Astronomy is a business that is starved of light, inluding the field of astrophotography. To compensate for this we use long exposures, many of them in fact, which are later combined using cleaver statistical methods for minimizing noise. However, very often practical matters of the real world intervene to prevent us from obtaining the very long or very large number of exposures required for creating a low noise image. One way around this could be to try again later, waiting sometimes months and years for the right moment. This is always the best method, provided the target field hasn't changed, but it is also a bit discouraging. Here I describe a simple image processing method for making the most of your limited data. I shall not take credit for inventing it; it is in fact practiced by many and several software packages also include elements of it.
While imaging the face-on galaxy M83 from Australia I got clouded out after only two 600 second exposures through a clear (luminance) filter. Normally, I'd prefer to have ten times that to make a good, low-noise image. Doing my best with standard processing methods I made an LLRGB image based on my two luminance frames and some RGB data from a friend. A close-up is shown above at left; this image is noisy!
The noise is naturally largest in the faint regions. Using Photoshop CS I make two copies of the image. On one I do my best to reduce the noise (with a Photoshop plug-in 'Grain Surgery' followed by a despeckle), the price of this noise elimination is a reduced resolution. On the other copy I use the Magic Wand tool (tolerance around 100) to select the brightest (low noise) regions of the image, see examples below:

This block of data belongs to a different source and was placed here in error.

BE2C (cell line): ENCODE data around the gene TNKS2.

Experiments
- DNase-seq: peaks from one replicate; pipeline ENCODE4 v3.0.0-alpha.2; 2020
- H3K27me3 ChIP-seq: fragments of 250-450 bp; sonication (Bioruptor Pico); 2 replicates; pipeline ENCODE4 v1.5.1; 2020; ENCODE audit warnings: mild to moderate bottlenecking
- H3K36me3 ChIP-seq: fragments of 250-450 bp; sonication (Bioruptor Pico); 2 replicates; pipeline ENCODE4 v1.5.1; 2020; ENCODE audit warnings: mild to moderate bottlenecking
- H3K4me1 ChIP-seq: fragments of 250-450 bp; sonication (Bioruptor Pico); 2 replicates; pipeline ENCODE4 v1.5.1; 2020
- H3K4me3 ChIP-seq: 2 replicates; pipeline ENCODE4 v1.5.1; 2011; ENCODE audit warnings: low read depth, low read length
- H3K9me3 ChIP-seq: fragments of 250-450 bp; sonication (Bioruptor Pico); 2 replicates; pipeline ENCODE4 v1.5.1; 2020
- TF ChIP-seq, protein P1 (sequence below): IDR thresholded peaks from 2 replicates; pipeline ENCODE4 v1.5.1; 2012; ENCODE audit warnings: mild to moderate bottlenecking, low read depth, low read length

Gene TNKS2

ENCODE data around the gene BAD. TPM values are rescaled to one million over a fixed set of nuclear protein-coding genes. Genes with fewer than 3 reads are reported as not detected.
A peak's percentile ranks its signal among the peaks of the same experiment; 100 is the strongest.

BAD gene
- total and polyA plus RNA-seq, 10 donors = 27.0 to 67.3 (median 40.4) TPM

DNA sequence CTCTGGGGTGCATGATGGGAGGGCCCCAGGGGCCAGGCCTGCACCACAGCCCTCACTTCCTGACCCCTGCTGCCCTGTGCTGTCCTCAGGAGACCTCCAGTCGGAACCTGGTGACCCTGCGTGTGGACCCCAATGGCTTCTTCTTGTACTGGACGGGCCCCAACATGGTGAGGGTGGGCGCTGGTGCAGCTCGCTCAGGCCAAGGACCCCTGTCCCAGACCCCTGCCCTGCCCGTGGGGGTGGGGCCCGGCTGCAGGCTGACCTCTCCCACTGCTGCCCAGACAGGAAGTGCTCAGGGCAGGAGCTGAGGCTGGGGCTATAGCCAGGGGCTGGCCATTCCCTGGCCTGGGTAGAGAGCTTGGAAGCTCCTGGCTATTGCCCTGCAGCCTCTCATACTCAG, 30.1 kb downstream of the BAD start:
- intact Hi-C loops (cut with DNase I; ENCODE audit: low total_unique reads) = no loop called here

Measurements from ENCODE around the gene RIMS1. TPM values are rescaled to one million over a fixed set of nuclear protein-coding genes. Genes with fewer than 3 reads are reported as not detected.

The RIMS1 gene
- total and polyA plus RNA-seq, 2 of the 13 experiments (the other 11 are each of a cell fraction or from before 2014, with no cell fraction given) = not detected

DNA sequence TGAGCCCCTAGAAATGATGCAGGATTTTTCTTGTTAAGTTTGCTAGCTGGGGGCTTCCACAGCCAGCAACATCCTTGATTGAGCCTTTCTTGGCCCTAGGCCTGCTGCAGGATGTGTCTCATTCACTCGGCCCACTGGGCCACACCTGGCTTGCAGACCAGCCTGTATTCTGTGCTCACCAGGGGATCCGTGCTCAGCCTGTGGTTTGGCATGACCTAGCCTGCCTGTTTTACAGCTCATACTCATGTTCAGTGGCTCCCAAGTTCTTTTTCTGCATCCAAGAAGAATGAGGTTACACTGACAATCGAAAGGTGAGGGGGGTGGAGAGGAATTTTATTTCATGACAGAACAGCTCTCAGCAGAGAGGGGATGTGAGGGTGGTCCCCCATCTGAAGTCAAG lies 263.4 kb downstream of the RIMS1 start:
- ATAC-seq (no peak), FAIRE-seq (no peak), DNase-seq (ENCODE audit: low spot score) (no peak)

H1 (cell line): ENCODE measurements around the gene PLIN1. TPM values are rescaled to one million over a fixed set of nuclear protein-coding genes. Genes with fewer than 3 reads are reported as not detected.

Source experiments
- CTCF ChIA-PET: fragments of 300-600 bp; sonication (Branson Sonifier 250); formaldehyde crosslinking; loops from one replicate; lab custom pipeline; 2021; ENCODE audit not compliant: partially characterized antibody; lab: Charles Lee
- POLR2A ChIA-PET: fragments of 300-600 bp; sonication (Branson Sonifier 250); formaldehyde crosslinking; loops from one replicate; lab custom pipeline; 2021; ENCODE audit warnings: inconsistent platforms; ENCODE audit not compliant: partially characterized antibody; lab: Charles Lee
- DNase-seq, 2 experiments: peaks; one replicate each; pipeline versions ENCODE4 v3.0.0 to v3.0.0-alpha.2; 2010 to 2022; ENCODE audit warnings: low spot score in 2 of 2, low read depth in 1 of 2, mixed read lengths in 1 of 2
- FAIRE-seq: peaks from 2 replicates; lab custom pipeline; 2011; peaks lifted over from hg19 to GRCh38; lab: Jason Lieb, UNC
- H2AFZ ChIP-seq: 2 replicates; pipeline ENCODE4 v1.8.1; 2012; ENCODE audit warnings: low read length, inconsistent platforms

The bright selection is then pasted as a new layer onto the low-noise copy, hence a 'selective' noise reduction has been applied to the low light levels of the image. If the image can bear it the bright region layer can then be sharpened slightly. Finally the image is flattened and curves/levels are applied to achieve a pleasing level of contrast and background brightness.
On the comparison images at the top of this page you can see the improvement provided by this method. The main idea is just to be selective about where to apply noise reduction and where to sharpen. Many programs can do this automatically, but I prefer the manual method for tight control of the end-result.
Oh, yeah - I forgot to mention that on the improved image I also have applied
a trick from Russell Croman for improving
star appearances. Look closely and you'll see that the stars on the improved image are slightly smaller, appear less 'hard' and have more
vivid colors than before. Thanks, Russ!
Here's my main page where you can see more of the pictures I have taken so far.
Comments greatly appreciated! (firstname.lastname@example.org)